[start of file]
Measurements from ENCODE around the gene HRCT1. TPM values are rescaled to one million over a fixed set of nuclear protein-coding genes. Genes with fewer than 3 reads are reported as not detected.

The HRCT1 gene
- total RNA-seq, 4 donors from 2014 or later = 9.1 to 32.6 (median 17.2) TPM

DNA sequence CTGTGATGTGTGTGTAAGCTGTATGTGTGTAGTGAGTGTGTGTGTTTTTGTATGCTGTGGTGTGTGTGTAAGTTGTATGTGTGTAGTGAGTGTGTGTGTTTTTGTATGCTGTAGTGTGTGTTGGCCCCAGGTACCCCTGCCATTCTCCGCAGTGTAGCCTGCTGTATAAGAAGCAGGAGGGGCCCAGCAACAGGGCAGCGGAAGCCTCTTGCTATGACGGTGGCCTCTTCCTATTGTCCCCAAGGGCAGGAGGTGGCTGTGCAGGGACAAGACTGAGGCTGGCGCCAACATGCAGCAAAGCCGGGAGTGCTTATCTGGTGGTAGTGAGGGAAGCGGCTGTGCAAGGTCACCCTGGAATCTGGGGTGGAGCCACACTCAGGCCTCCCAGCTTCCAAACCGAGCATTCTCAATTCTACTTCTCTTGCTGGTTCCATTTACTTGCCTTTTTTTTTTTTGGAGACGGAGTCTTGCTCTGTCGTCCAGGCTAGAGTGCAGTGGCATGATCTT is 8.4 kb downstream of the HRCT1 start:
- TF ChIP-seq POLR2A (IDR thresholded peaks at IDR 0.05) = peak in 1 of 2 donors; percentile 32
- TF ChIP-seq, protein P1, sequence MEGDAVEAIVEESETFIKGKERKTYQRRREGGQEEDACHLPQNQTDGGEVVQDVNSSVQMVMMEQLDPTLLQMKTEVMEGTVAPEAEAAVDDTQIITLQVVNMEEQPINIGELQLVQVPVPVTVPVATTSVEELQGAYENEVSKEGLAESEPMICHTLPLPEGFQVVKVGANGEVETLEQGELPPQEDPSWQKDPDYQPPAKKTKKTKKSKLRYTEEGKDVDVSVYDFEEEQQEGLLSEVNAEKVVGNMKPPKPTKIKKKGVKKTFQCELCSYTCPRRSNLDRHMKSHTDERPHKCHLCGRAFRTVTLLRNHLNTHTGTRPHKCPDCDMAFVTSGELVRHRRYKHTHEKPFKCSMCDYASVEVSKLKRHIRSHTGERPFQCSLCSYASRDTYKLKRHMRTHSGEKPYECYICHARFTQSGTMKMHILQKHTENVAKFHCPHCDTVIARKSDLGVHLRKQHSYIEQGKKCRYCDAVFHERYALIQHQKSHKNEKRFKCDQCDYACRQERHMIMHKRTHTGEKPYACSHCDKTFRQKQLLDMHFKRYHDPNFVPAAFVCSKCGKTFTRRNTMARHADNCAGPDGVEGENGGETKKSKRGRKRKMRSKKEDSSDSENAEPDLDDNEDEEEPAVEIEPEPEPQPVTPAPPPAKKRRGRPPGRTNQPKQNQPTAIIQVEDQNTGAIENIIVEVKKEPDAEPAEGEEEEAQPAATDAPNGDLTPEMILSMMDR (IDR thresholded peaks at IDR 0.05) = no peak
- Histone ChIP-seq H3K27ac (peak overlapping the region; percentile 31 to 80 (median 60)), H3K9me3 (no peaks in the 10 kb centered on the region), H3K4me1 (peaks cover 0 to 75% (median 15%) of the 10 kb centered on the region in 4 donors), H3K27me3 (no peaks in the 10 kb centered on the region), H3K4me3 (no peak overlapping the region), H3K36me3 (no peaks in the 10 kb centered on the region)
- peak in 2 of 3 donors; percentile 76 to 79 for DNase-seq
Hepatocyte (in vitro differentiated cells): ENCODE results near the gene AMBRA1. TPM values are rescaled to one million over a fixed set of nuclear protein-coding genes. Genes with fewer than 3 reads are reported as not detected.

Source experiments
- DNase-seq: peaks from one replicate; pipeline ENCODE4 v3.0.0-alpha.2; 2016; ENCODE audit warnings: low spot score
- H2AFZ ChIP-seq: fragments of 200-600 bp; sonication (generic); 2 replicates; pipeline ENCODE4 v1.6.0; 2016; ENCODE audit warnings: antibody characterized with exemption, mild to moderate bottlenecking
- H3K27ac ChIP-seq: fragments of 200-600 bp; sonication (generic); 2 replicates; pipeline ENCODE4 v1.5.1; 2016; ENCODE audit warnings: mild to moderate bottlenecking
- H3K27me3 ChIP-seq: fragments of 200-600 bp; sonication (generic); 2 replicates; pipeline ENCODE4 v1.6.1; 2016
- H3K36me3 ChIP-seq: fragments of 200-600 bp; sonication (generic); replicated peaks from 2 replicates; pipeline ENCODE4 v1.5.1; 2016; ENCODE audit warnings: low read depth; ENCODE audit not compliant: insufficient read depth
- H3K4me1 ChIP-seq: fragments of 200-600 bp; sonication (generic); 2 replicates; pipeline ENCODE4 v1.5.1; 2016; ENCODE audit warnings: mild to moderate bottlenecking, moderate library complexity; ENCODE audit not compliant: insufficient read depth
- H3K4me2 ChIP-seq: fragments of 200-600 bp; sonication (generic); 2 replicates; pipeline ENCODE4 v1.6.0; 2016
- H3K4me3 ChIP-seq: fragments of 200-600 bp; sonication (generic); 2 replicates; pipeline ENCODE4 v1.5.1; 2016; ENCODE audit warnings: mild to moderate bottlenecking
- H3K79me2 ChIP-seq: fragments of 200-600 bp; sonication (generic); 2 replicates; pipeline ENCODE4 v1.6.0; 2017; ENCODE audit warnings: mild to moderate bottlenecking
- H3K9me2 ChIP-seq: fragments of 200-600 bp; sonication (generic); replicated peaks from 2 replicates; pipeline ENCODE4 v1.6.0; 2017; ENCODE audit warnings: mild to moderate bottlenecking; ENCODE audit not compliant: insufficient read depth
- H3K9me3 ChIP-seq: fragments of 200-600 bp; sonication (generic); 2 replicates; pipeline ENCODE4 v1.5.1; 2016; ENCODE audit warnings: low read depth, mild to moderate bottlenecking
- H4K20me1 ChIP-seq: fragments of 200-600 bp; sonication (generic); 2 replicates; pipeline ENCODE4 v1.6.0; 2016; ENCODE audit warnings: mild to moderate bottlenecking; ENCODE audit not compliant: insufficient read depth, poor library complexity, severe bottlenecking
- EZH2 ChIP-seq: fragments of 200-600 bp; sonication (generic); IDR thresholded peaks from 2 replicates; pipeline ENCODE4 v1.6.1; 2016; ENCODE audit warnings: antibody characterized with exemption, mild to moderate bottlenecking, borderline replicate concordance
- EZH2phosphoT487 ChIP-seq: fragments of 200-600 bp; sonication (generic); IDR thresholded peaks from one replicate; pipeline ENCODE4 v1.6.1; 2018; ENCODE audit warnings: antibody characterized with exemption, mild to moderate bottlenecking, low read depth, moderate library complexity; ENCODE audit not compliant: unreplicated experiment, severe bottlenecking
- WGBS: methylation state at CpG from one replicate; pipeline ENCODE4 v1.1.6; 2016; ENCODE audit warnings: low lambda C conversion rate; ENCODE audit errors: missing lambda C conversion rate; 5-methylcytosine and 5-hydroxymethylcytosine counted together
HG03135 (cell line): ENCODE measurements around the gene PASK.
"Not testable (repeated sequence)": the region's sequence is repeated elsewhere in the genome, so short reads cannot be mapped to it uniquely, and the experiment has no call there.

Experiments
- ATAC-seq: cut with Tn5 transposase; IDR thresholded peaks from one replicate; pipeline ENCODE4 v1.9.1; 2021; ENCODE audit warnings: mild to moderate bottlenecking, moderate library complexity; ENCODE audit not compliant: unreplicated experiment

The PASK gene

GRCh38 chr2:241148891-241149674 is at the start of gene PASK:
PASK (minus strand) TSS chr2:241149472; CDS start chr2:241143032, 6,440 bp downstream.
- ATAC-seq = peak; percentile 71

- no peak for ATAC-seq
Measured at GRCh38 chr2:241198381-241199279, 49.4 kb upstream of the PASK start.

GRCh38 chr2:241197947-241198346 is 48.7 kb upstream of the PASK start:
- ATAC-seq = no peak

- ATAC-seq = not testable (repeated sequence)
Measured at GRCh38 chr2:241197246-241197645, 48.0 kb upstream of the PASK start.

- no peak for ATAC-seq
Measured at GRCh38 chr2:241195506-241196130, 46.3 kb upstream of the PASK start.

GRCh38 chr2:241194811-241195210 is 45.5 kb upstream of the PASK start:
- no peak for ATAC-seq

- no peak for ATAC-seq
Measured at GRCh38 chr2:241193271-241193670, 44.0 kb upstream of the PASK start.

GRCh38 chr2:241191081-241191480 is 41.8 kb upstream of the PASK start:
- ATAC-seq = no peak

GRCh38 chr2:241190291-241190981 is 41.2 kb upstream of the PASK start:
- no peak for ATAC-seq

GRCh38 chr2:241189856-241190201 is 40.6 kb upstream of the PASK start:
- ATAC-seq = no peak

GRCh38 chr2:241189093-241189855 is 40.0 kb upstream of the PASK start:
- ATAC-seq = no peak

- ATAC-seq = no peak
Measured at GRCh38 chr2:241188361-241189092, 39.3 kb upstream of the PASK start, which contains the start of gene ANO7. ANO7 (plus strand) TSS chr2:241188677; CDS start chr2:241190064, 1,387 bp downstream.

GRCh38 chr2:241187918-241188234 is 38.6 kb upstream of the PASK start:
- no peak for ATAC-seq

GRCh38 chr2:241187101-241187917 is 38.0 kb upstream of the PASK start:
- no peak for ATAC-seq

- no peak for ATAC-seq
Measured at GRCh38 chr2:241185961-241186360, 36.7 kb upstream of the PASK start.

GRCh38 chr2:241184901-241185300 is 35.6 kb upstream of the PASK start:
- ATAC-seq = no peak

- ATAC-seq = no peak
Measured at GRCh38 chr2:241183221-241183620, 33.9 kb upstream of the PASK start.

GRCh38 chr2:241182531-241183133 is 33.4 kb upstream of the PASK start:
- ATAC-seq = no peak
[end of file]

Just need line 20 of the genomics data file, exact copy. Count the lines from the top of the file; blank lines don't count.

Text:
- H3K9me2 ChIP-seq: fragments of 200-600 bp; sonication (generic); replicated peaks from 2 replicates; pipeline ENCODE4 v1.6.0; 2017; ENCODE audit warnings: mild to moderate bottlenecking; ENCODE audit not compliant: insufficient read depth